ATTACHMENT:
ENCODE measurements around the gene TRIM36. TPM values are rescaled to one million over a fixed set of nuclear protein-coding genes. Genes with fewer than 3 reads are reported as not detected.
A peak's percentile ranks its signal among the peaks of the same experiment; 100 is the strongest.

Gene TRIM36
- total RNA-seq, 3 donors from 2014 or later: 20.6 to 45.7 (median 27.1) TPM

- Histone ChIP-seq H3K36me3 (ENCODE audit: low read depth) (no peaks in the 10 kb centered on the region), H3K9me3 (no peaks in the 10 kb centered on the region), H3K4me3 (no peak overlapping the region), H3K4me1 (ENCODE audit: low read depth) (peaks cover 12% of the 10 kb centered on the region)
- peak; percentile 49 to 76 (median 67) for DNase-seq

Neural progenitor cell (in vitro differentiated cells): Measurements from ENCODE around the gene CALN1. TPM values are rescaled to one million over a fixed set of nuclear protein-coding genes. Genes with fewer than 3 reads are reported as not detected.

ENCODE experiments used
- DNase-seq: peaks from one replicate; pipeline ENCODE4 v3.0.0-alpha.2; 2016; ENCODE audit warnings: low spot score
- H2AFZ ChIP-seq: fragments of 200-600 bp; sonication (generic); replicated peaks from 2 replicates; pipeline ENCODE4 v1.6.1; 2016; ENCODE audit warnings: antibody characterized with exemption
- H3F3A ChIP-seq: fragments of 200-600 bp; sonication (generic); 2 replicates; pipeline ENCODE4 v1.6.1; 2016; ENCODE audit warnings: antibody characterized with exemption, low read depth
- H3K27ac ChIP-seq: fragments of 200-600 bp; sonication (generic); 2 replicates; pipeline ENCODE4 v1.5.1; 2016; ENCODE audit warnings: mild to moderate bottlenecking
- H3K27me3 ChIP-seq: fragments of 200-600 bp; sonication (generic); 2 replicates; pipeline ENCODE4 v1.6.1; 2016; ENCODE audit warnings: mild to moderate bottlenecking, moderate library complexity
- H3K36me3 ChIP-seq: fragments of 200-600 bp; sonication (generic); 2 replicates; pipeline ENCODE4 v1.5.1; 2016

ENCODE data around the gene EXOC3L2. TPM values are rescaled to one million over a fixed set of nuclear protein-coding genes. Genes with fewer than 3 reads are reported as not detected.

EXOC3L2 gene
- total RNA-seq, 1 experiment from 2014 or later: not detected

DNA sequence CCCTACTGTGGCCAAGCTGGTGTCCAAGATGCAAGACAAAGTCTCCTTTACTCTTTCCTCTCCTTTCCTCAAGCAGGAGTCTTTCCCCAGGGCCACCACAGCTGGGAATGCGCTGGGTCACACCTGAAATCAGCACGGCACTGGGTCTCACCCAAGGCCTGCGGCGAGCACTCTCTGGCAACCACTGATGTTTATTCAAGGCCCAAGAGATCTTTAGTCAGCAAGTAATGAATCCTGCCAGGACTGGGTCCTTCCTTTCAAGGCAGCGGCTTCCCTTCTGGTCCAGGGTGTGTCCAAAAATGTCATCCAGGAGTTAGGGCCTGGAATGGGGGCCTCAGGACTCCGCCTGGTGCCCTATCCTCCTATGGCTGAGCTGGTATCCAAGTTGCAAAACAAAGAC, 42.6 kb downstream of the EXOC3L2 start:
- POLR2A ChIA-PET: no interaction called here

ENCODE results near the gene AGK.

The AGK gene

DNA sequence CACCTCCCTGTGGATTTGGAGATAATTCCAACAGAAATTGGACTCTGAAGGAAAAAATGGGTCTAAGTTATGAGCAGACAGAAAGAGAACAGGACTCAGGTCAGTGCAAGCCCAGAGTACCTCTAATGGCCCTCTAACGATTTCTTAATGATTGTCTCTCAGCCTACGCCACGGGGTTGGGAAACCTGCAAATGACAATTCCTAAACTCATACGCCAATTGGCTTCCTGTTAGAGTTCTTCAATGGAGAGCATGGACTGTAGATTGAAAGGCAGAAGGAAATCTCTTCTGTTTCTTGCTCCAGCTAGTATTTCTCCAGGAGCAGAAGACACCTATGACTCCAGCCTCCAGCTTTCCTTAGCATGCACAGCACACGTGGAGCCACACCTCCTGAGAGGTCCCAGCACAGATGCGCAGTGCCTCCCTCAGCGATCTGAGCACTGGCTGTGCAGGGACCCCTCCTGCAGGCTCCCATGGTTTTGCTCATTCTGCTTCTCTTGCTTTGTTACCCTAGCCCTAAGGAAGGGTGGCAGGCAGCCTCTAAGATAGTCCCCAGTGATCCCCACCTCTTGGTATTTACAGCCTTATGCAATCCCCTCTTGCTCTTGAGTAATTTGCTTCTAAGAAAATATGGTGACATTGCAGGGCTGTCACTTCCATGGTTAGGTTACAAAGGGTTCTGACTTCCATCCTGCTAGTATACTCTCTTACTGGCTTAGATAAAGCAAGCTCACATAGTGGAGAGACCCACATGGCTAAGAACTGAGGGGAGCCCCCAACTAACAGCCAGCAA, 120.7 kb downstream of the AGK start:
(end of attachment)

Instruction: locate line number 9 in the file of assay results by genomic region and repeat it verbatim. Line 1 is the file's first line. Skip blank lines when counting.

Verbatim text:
- DNase-seq: peaks from one replicate; pipeline ENCODE4 v3.0.0-alpha.2; 2016; ENCODE audit warnings: low spot score